Richard Nixon says goodbye with a victorious salute to his staff members outside the White House as he boards a helicopter after resigning the presidency on Aug. 9, 1974.
Richard Nixon says goodbye with a victorious salute to his staff members outside the White House as he boards a helicopter after resigning the presidency on Aug. 9, 1974. AP
A federal judge sided with a historian, today, ordering that secret grand jury testimony by Richard Nixon be released publicly. Nixon testified before a grand jury, after he resigned and after he was pardoned by President Gerald Ford.
U.S. District Judge Royce Lamberth granted a request by historian Stanley Kutler, who has written several books about Nixon and Watergate, and others to unseal the testimony given on June 23 and 24 in 1975.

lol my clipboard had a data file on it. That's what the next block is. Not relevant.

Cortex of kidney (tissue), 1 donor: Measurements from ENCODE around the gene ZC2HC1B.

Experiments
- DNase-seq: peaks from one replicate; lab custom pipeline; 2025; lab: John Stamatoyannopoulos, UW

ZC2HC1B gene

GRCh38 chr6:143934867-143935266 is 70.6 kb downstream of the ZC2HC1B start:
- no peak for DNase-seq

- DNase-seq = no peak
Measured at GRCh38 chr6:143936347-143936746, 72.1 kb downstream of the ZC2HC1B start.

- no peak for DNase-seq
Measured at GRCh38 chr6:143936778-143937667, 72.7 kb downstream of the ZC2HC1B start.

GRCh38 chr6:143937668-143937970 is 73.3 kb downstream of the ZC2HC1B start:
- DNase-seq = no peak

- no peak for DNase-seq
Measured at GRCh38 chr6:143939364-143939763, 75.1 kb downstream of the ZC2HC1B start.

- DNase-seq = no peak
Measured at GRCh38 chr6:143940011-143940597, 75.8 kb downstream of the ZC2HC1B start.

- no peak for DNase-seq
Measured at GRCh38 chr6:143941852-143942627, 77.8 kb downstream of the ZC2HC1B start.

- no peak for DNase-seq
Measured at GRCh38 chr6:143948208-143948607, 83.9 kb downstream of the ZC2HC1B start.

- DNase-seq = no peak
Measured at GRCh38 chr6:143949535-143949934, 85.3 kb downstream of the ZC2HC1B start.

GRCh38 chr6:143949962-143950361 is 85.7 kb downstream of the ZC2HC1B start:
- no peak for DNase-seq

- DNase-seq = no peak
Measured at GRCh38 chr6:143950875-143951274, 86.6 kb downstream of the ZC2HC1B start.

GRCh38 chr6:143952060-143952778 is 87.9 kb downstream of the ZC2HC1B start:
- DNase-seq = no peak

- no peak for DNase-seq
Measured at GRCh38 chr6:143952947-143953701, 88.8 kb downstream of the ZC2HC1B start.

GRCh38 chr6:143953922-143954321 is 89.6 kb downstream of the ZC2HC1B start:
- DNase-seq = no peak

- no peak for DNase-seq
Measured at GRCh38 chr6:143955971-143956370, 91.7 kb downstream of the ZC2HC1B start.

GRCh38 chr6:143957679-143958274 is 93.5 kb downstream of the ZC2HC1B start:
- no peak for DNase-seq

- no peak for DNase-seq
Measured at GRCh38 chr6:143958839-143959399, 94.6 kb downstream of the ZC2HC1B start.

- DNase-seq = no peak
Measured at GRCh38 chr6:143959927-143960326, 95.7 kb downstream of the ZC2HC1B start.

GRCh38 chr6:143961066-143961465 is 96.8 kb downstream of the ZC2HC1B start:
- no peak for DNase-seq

Nixon was questioned about the political scandal during the 1970s that resulted from the break-in of the Democratic National Committee headquarters at the Watergate office complex in Washington.
The AP reports the 297-page transcript will be available after the government is is given the time to appeal. Nixon, the AP adds, was interviewed in his California home.
Kutler told the AP he wants the records because he believes it would enhance the historical record of Watergate.
"Nixon knew when you testified before a grand jury you exposed yourself to perjury, so I'm betting he told the truth," said Kutler, the author of Abuse of Power: The New Nixon Tapes.
That testimony was the first time a former president was compelled to testify in front a grand jury.